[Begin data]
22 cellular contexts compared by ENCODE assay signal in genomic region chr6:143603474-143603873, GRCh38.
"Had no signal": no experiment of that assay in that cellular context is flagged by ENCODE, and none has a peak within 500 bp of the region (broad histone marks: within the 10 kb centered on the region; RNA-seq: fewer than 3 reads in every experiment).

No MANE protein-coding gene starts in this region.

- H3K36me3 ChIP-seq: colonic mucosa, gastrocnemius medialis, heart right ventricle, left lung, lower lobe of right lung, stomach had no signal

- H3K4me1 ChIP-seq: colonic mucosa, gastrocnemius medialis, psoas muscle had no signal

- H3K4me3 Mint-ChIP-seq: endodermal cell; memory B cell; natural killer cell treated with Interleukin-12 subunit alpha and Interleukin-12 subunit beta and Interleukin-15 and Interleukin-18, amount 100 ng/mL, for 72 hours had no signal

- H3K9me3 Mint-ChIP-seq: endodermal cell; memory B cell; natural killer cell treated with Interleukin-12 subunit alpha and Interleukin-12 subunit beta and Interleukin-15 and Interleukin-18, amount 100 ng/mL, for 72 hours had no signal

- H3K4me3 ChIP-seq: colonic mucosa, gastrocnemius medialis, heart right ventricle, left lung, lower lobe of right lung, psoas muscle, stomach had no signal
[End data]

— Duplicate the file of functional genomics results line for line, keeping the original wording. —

22 cellular contexts compared by ENCODE assay signal in genomic region chr6:143603474-143603873, GRCh38.
"Had no signal": no experiment of that assay in that cellular context is flagged by ENCODE, and none has a peak within 500 bp of the region (broad histone marks: within the 10 kb centered on the region; RNA-seq: fewer than 3 reads in every experiment).

No MANE protein-coding gene starts in this region.

- H3K36me3 ChIP-seq: colonic mucosa, gastrocnemius medialis, heart right ventricle, left lung, lower lobe of right lung, stomach had no signal

- H3K4me1 ChIP-seq: colonic mucosa, gastrocnemius medialis, psoas muscle had no signal

- H3K4me3 Mint-ChIP-seq: endodermal cell; memory B cell; natural killer cell treated with Interleukin-12 subunit alpha and Interleukin-12 subunit beta and Interleukin-15 and Interleukin-18, amount 100 ng/mL, for 72 hours had no signal

- H3K9me3 Mint-ChIP-seq: endodermal cell; memory B cell; natural killer cell treated with Interleukin-12 subunit alpha and Interleukin-12 subunit beta and Interleukin-15 and Interleukin-18, amount 100 ng/mL, for 72 hours had no signal

- H3K4me3 ChIP-seq: colonic mucosa, gastrocnemius medialis, heart right ventricle, left lung, lower lobe of right lung, psoas muscle, stomach had no signal